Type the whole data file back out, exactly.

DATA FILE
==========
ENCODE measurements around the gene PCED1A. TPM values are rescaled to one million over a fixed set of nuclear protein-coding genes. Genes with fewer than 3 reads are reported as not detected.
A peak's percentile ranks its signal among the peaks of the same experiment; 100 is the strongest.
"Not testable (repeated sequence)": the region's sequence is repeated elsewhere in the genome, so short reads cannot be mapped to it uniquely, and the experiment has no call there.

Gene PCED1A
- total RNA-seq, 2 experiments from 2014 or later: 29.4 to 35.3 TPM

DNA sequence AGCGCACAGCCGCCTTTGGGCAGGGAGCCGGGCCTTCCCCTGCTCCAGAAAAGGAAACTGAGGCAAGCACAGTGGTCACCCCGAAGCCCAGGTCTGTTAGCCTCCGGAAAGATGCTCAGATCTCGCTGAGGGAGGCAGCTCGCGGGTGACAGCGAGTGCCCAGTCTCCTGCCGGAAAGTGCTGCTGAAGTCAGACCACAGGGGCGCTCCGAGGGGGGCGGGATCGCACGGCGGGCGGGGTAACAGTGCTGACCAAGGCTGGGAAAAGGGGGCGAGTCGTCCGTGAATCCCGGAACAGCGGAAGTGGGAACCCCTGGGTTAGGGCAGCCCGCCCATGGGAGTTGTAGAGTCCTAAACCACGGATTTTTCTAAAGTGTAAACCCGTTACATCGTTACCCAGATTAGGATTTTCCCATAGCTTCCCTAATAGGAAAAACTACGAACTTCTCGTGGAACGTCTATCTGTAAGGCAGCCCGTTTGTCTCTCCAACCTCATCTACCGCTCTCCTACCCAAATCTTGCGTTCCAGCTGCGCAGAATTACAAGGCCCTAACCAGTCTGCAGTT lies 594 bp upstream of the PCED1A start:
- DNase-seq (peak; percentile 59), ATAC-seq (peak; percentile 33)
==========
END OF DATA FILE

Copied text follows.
ENCODE measurements around the gene PCED1A. TPM values are rescaled to one million over a fixed set of nuclear protein-coding genes. Genes with fewer than 3 reads are reported as not detected.
A peak's percentile ranks its signal among the peaks of the same experiment; 100 is the strongest.
"Not testable (repeated sequence)": the region's sequence is repeated elsewhere in the genome, so short reads cannot be mapped to it uniquely, and the experiment has no call there.

Gene PCED1A
- total RNA-seq, 2 experiments from 2014 or later: 29.4 to 35.3 TPM

DNA sequence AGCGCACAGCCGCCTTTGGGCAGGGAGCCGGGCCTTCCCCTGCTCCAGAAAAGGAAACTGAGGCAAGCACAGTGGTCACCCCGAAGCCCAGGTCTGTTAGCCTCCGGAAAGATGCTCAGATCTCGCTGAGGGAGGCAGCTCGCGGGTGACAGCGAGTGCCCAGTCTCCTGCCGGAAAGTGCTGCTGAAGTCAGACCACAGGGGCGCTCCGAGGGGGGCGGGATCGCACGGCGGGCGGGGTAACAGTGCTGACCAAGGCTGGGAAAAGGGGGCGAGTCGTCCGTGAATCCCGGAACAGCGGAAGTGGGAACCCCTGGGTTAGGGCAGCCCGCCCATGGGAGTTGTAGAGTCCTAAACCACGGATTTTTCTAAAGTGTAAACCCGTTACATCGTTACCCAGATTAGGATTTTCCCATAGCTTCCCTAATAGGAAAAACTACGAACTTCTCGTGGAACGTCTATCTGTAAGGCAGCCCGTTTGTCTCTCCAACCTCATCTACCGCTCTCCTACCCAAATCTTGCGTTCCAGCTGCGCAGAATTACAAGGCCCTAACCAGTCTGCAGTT lies 594 bp upstream of the PCED1A start:
- DNase-seq (peak; percentile 59), ATAC-seq (peak; percentile 33)